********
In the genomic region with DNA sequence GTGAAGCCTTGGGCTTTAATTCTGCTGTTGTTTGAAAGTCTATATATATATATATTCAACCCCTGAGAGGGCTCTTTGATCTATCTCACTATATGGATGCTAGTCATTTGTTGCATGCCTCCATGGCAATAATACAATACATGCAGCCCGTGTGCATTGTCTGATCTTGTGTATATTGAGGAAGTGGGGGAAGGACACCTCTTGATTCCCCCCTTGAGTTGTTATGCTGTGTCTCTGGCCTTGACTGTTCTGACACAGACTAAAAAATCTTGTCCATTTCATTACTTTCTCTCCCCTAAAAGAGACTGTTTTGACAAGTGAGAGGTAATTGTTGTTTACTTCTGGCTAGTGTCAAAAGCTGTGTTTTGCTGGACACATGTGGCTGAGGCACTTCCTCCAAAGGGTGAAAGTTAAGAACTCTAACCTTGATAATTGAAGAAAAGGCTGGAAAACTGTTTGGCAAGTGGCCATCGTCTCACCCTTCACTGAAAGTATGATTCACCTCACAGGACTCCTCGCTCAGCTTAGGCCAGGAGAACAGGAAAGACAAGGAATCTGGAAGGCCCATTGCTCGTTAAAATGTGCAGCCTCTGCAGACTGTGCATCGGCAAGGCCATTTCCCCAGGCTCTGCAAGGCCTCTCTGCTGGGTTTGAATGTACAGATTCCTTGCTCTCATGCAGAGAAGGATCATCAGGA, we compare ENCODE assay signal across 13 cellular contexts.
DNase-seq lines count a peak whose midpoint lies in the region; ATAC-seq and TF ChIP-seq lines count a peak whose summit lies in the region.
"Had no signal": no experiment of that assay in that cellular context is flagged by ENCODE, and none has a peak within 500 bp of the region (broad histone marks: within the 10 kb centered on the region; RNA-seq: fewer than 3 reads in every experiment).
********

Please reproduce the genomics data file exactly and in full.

In the genomic region with DNA sequence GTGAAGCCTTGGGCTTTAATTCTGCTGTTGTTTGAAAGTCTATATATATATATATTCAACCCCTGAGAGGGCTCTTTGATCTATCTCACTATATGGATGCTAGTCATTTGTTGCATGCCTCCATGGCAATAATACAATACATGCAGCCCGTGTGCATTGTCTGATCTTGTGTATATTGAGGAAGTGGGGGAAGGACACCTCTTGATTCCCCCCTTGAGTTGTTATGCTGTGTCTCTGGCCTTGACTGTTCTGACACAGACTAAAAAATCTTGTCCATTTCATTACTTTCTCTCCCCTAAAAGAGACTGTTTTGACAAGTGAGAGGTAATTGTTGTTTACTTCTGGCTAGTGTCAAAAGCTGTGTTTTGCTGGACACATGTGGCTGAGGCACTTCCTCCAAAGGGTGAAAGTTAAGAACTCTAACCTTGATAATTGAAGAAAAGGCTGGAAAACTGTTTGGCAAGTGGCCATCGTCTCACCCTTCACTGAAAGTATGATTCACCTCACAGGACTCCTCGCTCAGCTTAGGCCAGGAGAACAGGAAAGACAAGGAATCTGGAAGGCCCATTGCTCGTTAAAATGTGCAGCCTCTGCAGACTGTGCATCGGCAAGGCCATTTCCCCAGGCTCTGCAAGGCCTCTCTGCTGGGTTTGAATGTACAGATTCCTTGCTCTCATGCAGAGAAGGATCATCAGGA, we compare ENCODE assay signal across 13 cellular contexts.
DNase-seq lines count a peak whose midpoint lies in the region; ATAC-seq and TF ChIP-seq lines count a peak whose summit lies in the region.
"Had no signal": no experiment of that assay in that cellular context is flagged by ENCODE, and none has a peak within 500 bp of the region (broad histone marks: within the 10 kb centered on the region; RNA-seq: fewer than 3 reads in every experiment).